Before I write most blog posts, I research like a crazy person. My blog is all about MC4r and sometimes other weight-related genetic disorders. It’s about awareness, it’s about breaking down the stigma around obesity, and essentially you can’t judge a book by its cover, and that a persons lifestyle doesn’t always reflect their body type.
What I have found recently is that many newspapers have gripped onto this concept. They’ve spoken to the “experts” and it’s why we’re now hearing about genetic causes of obesity in mainstream media.
While I’m glad that it’s hit the mainstream and more people are aware of genetic causes and their link to obesity; I dislike the way it’s being reported. Personally I feel the articles are not educational and provide little to no information about identifying genetic disorders, or getting them diagnosed — which is frustrating considering they’re talking to “experts” the field of medicine.
So in the spirt of education, I’m going to share a recent study conducted in December 2021 that could detect genetic disorders in children with severe childhood-onset obesity.
The study concluded that GNAS mutations can cause obesity in children due to their affect on melanocortin 4 receptor (MC4R) signalling.
SIDE NOTE: GNAS complex locus is a gene locus in humans. Its main product is the heterotrimeric G-protein alpha subunit Gs-α, a key component of G protein-coupled receptor-regulated adenylyl cyclase signal transduction pathways. GNAS stands for Guanine Nucleotide binding protein, Alpha Stimulating activity polypeptide.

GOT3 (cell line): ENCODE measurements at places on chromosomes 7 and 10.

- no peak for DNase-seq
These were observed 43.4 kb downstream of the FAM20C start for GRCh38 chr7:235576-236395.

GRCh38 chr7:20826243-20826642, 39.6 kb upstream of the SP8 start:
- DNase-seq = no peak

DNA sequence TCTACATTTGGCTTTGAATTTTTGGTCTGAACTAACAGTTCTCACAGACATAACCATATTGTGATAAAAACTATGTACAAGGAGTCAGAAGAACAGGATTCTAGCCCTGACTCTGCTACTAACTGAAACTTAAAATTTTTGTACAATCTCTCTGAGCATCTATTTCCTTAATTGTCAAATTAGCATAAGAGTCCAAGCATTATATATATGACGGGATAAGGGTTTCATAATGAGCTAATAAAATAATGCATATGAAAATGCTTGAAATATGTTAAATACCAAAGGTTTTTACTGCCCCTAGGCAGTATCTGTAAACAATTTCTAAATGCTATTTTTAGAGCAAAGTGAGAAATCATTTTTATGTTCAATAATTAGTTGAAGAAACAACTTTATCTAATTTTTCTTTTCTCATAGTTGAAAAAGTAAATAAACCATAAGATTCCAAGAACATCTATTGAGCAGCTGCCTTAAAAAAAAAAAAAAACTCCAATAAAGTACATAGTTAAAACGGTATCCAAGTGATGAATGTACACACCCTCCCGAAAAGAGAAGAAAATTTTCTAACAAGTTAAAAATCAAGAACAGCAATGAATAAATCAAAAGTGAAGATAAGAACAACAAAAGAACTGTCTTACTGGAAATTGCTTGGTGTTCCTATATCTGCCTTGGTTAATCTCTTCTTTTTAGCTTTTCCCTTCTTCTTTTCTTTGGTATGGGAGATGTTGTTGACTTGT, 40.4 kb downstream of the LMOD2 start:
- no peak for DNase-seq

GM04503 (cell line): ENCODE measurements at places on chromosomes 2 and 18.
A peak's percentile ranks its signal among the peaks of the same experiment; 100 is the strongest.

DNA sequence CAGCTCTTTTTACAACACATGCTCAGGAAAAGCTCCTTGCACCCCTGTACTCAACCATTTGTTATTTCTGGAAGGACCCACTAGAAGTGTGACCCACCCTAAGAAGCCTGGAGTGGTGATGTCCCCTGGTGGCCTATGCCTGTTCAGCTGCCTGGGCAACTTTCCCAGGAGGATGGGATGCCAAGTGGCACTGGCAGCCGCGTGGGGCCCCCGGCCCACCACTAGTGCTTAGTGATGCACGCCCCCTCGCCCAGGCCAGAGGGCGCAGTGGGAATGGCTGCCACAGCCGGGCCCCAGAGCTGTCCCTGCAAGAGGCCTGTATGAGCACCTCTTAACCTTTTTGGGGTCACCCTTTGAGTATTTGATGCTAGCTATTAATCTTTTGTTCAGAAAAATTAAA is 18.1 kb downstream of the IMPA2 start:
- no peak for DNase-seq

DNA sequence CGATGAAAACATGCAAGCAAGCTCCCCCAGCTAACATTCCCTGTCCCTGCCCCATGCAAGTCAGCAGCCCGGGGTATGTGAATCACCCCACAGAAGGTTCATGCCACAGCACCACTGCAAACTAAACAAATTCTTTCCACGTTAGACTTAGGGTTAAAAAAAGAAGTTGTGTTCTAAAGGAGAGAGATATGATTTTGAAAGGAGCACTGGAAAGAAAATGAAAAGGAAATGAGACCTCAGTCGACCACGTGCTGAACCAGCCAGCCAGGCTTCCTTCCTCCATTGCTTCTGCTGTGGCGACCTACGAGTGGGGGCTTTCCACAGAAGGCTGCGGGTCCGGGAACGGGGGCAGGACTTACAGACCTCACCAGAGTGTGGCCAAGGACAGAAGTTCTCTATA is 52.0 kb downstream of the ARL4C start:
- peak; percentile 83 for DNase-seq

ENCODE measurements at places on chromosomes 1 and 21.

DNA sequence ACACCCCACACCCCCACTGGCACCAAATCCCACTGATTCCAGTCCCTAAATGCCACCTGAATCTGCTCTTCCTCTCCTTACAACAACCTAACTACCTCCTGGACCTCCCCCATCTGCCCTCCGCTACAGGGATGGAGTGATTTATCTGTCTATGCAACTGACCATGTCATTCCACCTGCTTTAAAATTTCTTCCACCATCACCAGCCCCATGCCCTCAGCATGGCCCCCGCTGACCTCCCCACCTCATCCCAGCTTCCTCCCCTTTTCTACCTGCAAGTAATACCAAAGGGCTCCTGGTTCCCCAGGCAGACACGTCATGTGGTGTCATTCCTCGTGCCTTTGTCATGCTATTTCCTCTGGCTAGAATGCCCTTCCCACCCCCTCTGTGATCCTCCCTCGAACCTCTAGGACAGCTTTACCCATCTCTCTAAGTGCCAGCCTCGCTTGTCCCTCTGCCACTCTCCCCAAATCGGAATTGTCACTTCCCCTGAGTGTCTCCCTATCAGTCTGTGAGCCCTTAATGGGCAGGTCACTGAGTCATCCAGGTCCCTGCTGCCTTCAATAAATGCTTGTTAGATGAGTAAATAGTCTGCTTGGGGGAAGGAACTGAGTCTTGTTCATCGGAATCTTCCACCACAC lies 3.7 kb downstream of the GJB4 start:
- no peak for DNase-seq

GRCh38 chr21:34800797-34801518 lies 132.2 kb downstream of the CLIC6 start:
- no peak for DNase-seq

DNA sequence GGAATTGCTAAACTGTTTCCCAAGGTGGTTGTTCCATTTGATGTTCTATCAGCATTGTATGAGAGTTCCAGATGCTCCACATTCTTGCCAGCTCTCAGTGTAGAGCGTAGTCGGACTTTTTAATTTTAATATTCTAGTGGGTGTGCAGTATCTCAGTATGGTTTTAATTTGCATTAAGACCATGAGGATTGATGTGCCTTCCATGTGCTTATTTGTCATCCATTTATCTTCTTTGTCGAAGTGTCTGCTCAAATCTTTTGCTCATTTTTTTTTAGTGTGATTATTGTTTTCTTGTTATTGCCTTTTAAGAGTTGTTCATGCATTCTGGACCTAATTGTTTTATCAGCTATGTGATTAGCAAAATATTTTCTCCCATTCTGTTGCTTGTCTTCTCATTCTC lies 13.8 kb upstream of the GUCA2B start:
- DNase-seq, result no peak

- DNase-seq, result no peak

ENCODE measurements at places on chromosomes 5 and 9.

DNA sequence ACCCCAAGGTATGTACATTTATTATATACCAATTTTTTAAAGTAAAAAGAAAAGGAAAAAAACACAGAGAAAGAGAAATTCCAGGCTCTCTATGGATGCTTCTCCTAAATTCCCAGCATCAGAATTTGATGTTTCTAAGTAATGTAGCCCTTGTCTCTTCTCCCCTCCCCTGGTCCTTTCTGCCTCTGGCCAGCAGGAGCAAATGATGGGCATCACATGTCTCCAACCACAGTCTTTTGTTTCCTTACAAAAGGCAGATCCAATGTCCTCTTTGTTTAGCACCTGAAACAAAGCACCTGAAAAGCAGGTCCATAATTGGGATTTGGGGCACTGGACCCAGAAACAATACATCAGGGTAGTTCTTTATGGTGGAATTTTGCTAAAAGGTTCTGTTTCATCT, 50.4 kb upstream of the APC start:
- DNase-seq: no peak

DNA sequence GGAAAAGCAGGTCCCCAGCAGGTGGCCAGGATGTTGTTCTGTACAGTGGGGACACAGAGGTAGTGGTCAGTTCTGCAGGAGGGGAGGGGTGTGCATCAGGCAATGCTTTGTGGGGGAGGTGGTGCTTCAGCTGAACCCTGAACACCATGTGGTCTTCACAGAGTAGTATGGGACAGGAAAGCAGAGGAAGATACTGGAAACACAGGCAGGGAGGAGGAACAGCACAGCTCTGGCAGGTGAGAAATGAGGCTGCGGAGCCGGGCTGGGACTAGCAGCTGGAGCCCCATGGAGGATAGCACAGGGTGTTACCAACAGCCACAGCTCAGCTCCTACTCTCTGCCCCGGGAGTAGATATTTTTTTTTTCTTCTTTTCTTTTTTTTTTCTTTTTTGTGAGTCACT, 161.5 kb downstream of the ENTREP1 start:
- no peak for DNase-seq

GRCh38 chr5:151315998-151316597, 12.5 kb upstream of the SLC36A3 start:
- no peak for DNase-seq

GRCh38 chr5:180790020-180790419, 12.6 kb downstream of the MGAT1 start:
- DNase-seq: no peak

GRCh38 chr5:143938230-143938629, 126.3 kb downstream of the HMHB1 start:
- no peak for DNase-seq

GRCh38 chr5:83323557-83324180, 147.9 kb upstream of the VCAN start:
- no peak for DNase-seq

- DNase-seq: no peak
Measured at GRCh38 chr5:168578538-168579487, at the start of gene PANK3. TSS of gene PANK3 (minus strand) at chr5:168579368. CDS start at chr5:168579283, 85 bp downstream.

Investigators conducted exome sequencing and targeted resequencing in 2548 children with severe obesity and unexpectedly found GNAS mutations in 22 of the participants.
Here are some of the key findings:
- In the first 6 months of life, all patients had accelerated weight gain that led to severe obesity in childhood.
- The study authors identified 19 heterozygous GNASmutations in 22 children with severe childhood-onset obesity, including 16 missense, 2 nonsense, and 1 frameshift mutation.
- Children who had GNAS mutations had accelerated growth before age 12.
- In 14 of 18 children with GNASmutations, growth trajectories before age 12 years were comparable with those in other severely obese children.
- Six of 11 GNAS mutation carriers had a reduction in pubertal growth spurt, final height, or both.
- Participants who had a reduction in pubertal growth spurt carried GNAS mutations that impaired growth hormone–releasing and hormone receptor signalling.
Due to the fact that the mutation manifests with obesity alone, screening for GNAS deficiency could allow for early diagnosis for genetic disorders and improve clinical outcomes for MC4r agonists aiding in weight loss and/or maintenance.
The scientific and medical world is forever expanding and as it does, we learn more about genetic obesity disorders. This is a platform I hope you can use to understand them and together, let’s break down obesity stigma because whether it’s a gene or a lifestyle habit at the end of the day, we’re only human, and life is too short.